"DevOps is a combination of development-focused innovation alongside innovation in infrastructure management and operations. Software releases and the various quality assurance and testing environments supporting a production release play an important part in the success of DevOps initiatives, such as continuous deployment and deployment automation."
Large organizations have a propensity for stronger definitions of DevOps, suggesting the emergence of an enterprise-ready DevOps movement.
The fact that a higher number of overall employees would correspond to a stronger definition of DevOps is a surprising outcome in this survey.
Among DevOps Leaders private clouds such as OpenStack have a much higher adoption rate than public clouds. For larger enterprises, private clouds are making greater inroads than public cloud offerings.
More than half of the respondents to this DevOps survey wait a week or longer to refresh non-production environments from the production environment.
This is why turnkey solutions such as Secure Data-as-a-Service are rapidly growing in adoption and delivering increased efficiency in enterprise DevOps initiatives.
There is a shocking lack of security and access control for critical production data.
72% of DevOps Leaders reported they had no access controls or audits placed on production data.
This suggests that more active and successful DevOps initiatives are correlated with a lack of commitment to Secure Data initiatives.
What’s next for DevOps?
39% report that achieving a daily production release cycle is a top priority.
About 25% of enterprise respondents have no plans to use public clouds.
Among those with a strong definition of DevOps and a track record of DevOps success:
- 50% say DevOps is led by Developers
- 35% indicating it’s a shared responsibility with Operations.
Top Three Reasons for DevOps:
- Deliver Software Faster (66%)
- Identify Bugs Earlier (44%)
- Deliver Software Frequently (43%)
Biggest Challenge to DevOps:
- 46% of DevOps Leaders say that testing environments are limited due to data issues.
DevOps is changing at an impressive speed, and the movement is now being influenced by a sea of vendors and conferences all designed to champion DevOps. For many companies embracing DevOps practices, 2015 was a year that extended DevOps to areas of the software delivery lifecycle previously untouched by the DevOps movement.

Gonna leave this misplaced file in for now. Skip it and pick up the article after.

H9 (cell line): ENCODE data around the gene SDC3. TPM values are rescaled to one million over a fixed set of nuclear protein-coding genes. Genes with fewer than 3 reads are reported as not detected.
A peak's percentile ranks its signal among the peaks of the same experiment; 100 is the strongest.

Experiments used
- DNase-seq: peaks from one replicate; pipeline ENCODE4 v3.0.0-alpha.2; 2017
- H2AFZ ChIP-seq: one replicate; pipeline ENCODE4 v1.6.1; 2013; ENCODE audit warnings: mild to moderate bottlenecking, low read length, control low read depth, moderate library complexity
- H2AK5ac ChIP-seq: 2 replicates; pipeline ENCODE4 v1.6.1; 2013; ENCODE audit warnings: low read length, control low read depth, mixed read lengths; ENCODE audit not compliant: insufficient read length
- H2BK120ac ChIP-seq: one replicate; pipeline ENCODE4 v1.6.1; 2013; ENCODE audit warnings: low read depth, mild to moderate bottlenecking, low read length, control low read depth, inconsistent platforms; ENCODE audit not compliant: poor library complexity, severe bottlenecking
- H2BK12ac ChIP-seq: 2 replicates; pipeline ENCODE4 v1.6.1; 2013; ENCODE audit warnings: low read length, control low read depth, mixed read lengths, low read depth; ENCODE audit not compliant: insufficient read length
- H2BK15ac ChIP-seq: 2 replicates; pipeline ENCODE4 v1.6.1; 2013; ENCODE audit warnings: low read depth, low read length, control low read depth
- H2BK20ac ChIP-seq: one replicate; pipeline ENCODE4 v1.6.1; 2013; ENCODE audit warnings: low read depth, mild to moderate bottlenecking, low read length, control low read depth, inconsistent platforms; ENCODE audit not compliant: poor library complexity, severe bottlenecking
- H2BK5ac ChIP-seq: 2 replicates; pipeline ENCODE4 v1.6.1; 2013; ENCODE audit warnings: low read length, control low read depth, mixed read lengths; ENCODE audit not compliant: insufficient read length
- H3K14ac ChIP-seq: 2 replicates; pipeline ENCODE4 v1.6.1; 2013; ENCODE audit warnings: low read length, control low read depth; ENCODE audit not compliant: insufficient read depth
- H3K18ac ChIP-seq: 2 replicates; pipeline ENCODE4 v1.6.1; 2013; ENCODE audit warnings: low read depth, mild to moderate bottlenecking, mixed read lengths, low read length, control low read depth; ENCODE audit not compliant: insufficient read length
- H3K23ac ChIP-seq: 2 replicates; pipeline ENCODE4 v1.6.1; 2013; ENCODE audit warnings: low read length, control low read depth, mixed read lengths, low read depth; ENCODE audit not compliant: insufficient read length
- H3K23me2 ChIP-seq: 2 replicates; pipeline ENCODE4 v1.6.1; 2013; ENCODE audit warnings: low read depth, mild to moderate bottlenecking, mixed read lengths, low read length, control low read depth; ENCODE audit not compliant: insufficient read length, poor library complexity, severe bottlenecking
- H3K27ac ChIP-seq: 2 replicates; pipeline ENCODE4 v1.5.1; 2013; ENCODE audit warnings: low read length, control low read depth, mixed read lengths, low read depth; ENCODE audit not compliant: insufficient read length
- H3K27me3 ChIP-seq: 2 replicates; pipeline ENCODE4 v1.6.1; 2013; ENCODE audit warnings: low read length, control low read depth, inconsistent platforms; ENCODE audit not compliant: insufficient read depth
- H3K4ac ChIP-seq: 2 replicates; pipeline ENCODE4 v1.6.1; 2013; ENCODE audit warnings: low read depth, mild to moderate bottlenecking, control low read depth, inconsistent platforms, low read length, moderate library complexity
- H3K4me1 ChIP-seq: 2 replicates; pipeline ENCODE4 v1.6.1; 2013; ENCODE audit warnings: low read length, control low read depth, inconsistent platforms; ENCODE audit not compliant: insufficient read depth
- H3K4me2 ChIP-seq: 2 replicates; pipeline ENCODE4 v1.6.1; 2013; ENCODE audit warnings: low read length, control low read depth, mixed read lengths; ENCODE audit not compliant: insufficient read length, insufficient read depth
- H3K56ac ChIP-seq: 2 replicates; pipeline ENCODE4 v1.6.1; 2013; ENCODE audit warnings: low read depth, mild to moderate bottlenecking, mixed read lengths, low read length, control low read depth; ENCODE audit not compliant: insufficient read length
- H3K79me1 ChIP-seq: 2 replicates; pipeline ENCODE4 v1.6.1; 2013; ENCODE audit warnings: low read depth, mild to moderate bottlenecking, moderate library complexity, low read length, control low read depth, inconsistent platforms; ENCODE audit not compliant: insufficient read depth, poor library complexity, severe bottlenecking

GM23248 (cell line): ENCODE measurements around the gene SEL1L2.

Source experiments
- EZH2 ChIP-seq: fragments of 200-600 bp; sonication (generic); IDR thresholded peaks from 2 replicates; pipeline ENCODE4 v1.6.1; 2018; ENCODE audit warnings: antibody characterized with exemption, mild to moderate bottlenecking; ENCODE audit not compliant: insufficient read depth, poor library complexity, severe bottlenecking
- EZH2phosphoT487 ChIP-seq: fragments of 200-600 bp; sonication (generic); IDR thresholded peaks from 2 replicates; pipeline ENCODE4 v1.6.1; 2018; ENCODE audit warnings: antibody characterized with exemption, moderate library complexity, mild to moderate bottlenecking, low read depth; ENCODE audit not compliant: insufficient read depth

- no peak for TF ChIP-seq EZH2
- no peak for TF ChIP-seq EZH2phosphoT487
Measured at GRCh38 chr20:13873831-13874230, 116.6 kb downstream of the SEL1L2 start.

Automating the deployment of often stateless web applications on either containers or virtual machines is now something that organizations embracing DevOps take for granted, yet there is still a large component of the market that has yet to fully embrace automation and cloud based infrastructure.
Companies new to DevOps are facing interesting questions only made possible by the popularity of the DevOps movement. Questions such as “Which cloud provider to use?” or “Which private cloud technology to adopt?” are answered alongside questions about development platforms, operating systems, and (with containers) the definition of a deployable application.
Containerization plays an important role in DevOps as it moves responsibility for deployment
and configuration management toward application developers. Using Docker or Quay coupled with continuous integration and delivery servers has provided a level of automation that can take all of the frustrations out of frequent code deployments.
Enter 2016, and I've just completed a project that combines continuous integration and delivery with a platform that builds applications on a fresh Docker container, caches dependencies (just like Heroku) and outputs the source code to
I've spent a lot of time working with virtualization, Docker and automation recently. One of the biggest challenges has been to get a good testing environment internally, without having to pay exorbitant amounts of money to use services like Heroku. I knew there had to be a better, more affordable alternative, and I was determined to find it.
I've used just about all of the CI services available, including Jenkins, Circle CI, Codeship and Travis. I learned that each of these services has their own quirks. For example: hard to install dependencies, Selenium tests, required infrastructure services, build limits, etc. This is why I have grown to love Drone. I can run my test suite in a clean docker image every time, cache dependencies (just like Heroku does), and run a deploy action if the test build succeeds.
I am using Drone for the continuous integration, and Dokku for the PaaS. Drone is built using Go and utilizes Docker. It can be run inside a container itself with very little configuration.
Drone is a Continuous Integration platform built on container technology. Every build is executed inside an ephemeral Docker container, giving me complete control over my build environment with guaranteed isolation.
Drone's integration with Docker means it can support a huge number of languages including PHP, Node, Ruby, Go, and Python, to name a few. Each test will spawn a new container based off of specified images from the Docker Public Registry. You can even make your own to fit your specific application if needed.
Drone also supports various notification mechanisms, including Email, IMs, Gitter and Slack. It also has support for a host of linked services including PostgreSQL, MySQL, MongoDB and Redis. Drone is written in Go, so writing your own service is super easy if necessary.
To make this project even sweeter, I've coupled Drone with Dokku, a simple Heroku like PaaS built on top of Docker. Using the Github flow with this setup allows automatic staging of all feature branches that pass their tests.
With one simple command:
git push dokku master, as long as my build passes in Drone, the code is deployed in a fresh Docker container. Dokku builds the app on a sub-domain of the Dokku host, and it's automatically available at
Dokku is a mini-Heroku powered by Docker written in less than 100 lines of Bash. Once it's set up on a host, you can push Heroku-compatible applications to it via Git. They'll build using Heroku buildpacks and then run in isolated containers. The end result is a privately hosted continuous integration platform. It's got all of Heroku's awesome features, and I don't have to pay a premium to use their service.